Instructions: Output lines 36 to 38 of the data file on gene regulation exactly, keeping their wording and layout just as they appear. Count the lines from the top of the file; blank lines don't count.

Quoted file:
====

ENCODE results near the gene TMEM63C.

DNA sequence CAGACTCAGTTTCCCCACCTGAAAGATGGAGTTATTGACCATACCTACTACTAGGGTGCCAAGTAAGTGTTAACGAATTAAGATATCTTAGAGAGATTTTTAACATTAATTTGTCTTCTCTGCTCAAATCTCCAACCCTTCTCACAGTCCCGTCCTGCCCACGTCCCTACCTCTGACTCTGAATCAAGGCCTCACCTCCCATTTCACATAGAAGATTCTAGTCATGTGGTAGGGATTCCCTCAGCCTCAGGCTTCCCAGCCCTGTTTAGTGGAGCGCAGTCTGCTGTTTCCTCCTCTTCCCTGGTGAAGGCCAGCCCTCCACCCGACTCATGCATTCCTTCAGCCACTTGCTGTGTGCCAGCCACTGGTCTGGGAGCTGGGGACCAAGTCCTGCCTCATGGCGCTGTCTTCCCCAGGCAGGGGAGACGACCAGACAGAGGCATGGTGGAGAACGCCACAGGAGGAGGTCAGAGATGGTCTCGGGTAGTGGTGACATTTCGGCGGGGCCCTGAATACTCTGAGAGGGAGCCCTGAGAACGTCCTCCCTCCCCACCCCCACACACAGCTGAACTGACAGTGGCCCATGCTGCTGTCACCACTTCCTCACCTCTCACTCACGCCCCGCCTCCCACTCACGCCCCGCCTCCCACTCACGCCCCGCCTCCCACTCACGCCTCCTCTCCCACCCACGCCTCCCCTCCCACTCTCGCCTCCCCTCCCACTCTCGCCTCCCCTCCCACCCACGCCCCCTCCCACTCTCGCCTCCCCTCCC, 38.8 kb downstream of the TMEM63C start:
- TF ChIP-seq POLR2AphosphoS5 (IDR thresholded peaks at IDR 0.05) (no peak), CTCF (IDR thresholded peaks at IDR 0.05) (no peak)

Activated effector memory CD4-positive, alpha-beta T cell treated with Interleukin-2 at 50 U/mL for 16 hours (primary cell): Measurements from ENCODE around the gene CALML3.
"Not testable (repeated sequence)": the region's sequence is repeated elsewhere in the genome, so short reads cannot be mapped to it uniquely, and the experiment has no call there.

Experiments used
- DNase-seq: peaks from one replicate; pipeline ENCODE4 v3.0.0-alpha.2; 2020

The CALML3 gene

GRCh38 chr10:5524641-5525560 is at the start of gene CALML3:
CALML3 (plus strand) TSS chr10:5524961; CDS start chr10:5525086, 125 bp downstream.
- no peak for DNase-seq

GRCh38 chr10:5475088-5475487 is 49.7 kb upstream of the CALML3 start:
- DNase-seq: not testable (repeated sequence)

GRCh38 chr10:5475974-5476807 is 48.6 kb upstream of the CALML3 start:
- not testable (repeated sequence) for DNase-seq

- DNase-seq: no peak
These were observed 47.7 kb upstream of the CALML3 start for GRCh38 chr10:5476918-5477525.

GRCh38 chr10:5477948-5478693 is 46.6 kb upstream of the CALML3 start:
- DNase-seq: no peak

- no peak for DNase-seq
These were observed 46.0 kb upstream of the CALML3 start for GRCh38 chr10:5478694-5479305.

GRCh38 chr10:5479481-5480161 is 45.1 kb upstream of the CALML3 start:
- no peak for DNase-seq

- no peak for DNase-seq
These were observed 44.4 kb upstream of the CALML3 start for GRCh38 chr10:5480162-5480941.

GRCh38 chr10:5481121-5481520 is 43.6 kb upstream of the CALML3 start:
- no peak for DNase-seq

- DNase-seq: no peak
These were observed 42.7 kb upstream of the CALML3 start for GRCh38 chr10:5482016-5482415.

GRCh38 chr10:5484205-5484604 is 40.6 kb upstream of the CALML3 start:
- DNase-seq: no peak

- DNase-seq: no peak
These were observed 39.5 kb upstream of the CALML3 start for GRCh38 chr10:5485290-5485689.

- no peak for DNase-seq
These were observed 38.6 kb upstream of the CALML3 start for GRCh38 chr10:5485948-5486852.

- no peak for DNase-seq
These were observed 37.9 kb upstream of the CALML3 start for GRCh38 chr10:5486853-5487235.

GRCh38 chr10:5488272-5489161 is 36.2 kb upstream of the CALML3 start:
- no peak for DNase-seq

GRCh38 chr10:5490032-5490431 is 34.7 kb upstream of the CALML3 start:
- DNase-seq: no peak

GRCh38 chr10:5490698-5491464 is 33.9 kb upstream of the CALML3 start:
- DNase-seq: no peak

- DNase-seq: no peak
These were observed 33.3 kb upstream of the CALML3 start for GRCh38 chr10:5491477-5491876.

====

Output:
- no peak for DNase-seq
These were observed 37.9 kb upstream of the CALML3 start for GRCh38 chr10:5486853-5487235.

GRCh38 chr10:5488272-5489161 is 36.2 kb upstream of the CALML3 start: